A $14.95 smart lamp from Ikea apparently has enough computing power to run the classic PC game Doom.
A software engineer named Nicola Wrachien removed the smart lamp’s computer chip and used it to build a miniaturized Doom gaming system. Over the weekend, he uploaded a video to YouTube, showing his creation in action.
The system runs a downsized version of Doom that requires less RAM. The chip from the Ikea lamp has enough processing power to play the game at 35 frames per second over a cheap 160-by-128-pixel display.
Wrachien, who is from Hungary, embarked on the project after reading headlines about Doom purportedly running on a pregnancy test. In reality, the pregnancy test was only able to run the game due to an added OLED display and streaming it from a PC.
Wrachien decided to challenge himself by porting Doom to an off-the-shelf device, without adding a new CPU. “We must use exactly the microcontroller embedded on the chosen device. No replacement is possible. No additional microcontroller can be added,” he wrote in a blog post on Next-hack.com documenting his effort.
Wrachien eventually settled on a $14.95 smart lamp from Ikea that features an ARM-based Cortex M33 processor with “96 + 12 kB of RAM,” or just enough to run the first level of Doom. The same processor is housed in a microcontroller from Silicon Labs. (According to his LinkedIn profile, Wrachien works at Silicon Labs.)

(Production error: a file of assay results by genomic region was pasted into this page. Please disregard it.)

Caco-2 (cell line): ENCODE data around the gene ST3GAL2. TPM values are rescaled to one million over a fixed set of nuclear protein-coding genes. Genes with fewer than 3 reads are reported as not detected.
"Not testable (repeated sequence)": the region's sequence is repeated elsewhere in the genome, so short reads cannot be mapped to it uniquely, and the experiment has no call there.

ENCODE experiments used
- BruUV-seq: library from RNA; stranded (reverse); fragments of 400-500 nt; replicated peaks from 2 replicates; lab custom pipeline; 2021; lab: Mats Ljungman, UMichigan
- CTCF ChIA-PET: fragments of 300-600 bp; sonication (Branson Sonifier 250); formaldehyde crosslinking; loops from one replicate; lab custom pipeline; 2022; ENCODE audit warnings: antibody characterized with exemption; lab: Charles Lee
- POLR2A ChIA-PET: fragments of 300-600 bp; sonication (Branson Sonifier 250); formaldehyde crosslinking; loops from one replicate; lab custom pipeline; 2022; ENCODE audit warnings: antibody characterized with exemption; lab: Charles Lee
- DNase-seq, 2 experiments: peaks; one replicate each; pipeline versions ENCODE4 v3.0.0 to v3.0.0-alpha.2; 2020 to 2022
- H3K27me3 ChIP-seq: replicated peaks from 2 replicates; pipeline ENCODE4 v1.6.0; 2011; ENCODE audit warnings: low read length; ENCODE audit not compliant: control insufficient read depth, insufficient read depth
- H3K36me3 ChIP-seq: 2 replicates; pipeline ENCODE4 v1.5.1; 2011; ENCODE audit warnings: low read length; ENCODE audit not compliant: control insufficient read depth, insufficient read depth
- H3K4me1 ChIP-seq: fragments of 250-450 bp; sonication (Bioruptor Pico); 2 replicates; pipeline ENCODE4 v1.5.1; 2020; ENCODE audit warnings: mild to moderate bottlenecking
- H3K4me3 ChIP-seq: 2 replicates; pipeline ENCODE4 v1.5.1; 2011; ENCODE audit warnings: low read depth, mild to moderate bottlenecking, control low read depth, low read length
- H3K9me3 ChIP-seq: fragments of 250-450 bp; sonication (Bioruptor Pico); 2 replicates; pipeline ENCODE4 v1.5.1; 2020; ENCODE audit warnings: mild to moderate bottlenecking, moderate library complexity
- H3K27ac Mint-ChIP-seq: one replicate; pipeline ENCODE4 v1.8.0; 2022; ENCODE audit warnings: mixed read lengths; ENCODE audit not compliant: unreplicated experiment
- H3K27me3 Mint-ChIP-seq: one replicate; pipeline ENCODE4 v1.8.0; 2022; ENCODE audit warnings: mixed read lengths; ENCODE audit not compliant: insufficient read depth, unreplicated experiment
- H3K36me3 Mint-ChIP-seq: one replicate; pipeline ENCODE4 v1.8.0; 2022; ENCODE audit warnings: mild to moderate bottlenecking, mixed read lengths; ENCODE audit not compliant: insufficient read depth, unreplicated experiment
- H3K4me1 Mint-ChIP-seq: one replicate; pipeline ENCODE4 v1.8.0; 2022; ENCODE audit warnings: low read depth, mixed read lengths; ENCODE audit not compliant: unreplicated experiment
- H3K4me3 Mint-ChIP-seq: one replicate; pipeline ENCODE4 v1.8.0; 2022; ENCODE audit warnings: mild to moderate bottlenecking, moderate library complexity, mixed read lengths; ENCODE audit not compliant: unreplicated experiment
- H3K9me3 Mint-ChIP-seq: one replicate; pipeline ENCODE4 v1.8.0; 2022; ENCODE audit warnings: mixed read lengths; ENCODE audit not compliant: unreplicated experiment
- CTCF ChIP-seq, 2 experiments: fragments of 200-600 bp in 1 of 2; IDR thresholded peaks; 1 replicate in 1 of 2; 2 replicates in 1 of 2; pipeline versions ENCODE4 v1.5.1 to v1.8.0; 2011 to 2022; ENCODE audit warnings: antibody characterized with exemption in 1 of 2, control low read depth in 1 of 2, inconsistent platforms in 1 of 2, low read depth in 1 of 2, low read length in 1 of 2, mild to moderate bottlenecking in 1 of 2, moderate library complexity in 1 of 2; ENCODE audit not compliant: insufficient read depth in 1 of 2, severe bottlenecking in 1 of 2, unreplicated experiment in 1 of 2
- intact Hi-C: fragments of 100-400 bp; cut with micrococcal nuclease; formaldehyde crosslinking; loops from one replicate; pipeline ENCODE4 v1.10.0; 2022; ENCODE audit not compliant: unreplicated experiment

However, his resulting creation did need some additional hardware. Wrachien created a separate board outfitted with 8MB of flash memory, power connectors, audio and keyboard ports—which connected to the Ikea lamp chip. The system is then wired to a display and a makeshift 8-key keyboard.
He also took an existing Game Boy Advance port of Doom, but reduced the game’s memory requirements and removed the music.
“After a lot of memory optimizations, I was able to run the full shareware episode, including E1M6! (The sixth map on Doom.) This only using less than 108kB of RAM!” Wrachien wrote in a separate post. He uploaded his Doom software port to GitHub.
The project marks the latest attempt to run Doom on a non-PC platform, which has included iPods, treadmills, and classic console gaming systems. Wrachien says his own work could be used as a starting point to “port Doom to almost any microcontroller featuring enough flash and at least 108 kB of RAM,” so long as the chip has enough processing power.